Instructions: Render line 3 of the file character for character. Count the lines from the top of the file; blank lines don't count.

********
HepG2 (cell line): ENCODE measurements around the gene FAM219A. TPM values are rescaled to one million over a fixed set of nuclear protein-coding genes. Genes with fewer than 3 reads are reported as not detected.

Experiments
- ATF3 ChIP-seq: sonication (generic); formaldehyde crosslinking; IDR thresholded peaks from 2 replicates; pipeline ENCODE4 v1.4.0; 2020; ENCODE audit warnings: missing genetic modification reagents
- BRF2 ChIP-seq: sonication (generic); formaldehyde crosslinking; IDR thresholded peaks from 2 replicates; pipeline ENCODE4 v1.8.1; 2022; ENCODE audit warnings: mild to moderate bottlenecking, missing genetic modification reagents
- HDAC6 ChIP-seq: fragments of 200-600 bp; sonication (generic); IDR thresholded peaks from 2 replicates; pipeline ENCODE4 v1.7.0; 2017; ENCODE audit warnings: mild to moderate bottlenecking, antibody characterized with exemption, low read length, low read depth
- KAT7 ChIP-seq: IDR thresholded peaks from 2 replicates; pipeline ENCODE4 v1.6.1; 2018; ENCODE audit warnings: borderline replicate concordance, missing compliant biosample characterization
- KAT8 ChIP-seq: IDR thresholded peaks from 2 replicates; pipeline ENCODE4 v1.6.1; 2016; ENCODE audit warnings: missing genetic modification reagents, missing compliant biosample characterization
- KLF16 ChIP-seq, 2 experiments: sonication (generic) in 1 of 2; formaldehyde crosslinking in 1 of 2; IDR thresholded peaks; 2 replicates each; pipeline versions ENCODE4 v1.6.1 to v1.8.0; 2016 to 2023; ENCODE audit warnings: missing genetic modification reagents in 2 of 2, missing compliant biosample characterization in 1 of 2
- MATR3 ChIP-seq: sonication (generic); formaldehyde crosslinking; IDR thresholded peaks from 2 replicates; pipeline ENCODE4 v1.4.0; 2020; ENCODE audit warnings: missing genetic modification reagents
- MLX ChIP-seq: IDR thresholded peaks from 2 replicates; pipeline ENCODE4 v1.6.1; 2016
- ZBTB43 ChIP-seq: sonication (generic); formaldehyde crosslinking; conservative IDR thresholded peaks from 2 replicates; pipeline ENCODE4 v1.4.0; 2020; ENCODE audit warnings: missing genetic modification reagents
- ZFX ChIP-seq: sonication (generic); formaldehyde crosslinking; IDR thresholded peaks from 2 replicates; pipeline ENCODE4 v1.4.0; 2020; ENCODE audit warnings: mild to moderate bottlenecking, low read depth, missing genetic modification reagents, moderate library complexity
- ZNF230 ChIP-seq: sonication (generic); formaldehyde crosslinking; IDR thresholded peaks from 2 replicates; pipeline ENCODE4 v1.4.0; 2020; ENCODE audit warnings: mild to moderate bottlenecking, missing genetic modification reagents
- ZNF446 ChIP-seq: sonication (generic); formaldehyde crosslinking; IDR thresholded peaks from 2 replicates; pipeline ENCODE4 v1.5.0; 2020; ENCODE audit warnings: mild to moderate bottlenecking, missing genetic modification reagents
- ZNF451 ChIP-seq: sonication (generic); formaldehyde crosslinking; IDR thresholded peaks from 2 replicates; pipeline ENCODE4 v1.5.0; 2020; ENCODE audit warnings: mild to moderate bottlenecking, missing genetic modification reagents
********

- ATF3 ChIP-seq: sonication (generic); formaldehyde crosslinking; IDR thresholded peaks from 2 replicates; pipeline ENCODE4 v1.4.0; 2020; ENCODE audit warnings: missing genetic modification reagents